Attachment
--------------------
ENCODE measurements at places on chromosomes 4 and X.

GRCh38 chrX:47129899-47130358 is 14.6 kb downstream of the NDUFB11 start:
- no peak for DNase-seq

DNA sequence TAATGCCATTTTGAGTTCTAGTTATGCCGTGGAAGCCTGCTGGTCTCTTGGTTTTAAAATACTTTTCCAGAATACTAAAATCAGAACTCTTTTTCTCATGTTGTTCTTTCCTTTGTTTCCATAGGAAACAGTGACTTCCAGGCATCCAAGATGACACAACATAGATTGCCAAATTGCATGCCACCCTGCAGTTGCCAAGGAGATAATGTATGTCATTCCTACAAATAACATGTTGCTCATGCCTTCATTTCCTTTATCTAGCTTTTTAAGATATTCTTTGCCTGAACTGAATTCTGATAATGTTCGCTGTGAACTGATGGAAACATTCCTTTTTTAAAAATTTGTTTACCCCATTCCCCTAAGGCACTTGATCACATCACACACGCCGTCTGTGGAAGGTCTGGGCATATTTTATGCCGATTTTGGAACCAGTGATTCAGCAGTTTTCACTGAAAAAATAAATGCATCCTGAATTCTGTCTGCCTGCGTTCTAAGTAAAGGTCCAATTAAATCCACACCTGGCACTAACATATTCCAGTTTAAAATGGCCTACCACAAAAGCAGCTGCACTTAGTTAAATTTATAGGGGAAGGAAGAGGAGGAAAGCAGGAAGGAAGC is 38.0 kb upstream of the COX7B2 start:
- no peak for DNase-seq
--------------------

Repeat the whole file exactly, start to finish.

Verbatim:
ENCODE measurements at places on chromosomes 4 and X.

GRCh38 chrX:47129899-47130358 is 14.6 kb downstream of the NDUFB11 start:
- no peak for DNase-seq

DNA sequence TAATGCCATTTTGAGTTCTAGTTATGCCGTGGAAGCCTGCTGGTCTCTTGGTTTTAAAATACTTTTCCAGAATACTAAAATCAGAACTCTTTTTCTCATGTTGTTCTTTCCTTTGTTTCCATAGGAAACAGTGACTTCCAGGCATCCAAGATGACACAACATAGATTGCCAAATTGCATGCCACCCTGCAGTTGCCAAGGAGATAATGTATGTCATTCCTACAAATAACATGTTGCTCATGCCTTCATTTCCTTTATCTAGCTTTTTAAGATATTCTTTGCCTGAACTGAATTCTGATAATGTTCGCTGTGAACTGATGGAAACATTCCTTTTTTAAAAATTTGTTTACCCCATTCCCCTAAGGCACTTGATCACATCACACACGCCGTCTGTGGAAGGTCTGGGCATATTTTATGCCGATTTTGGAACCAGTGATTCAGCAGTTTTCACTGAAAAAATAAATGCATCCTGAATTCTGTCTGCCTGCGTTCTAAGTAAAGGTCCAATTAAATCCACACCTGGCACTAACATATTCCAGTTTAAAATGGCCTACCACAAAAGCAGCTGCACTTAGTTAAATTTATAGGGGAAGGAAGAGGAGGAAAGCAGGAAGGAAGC is 38.0 kb upstream of the COX7B2 start:
- no peak for DNase-seq